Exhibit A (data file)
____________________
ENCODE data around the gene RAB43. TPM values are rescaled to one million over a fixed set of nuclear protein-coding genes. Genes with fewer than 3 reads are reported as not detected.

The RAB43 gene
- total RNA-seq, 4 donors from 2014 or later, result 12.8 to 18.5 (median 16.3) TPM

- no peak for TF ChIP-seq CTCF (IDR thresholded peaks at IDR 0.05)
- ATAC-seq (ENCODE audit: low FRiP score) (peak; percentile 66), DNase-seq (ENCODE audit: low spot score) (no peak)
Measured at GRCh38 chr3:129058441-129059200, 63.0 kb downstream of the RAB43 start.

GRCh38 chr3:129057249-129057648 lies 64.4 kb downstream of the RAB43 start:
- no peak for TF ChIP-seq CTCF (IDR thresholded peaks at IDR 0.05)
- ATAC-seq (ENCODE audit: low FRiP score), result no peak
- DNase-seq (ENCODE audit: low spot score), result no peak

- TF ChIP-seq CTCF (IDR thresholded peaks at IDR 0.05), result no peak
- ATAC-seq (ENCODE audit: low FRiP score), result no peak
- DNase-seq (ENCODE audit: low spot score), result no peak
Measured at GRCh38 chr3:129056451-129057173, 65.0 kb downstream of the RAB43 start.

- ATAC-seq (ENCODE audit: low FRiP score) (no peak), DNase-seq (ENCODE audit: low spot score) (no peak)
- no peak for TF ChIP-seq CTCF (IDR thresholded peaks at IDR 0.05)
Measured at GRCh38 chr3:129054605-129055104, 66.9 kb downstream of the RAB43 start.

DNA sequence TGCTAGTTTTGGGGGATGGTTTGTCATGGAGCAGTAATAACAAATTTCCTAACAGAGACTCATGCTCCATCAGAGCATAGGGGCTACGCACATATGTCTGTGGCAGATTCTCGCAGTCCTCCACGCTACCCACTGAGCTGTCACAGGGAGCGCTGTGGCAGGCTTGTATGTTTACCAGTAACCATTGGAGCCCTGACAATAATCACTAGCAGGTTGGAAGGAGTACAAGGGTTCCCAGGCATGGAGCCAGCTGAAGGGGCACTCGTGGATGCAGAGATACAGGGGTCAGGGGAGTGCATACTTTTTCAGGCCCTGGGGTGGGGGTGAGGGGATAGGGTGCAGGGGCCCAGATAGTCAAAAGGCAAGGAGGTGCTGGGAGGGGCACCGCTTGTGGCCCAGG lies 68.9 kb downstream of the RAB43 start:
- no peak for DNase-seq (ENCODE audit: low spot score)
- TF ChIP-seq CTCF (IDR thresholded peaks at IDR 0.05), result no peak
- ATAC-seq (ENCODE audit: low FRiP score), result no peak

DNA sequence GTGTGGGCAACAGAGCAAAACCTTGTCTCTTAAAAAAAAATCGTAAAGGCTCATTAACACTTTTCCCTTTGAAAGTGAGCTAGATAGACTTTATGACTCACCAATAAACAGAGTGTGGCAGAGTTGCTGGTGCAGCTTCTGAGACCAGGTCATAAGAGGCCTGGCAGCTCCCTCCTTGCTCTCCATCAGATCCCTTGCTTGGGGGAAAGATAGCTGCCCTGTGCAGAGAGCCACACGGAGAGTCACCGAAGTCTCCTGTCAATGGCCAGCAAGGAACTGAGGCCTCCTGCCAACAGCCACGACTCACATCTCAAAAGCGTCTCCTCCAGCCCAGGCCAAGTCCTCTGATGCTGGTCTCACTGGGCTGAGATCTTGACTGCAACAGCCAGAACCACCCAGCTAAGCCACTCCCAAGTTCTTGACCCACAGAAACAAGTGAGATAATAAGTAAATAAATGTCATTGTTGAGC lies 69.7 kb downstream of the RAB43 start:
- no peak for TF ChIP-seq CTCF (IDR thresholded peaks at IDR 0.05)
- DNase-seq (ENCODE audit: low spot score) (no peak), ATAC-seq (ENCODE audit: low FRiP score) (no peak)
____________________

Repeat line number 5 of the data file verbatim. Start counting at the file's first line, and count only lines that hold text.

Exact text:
- ATAC-seq (ENCODE audit: low FRiP score) (peak; percentile 66), DNase-seq (ENCODE audit: low spot score) (no peak)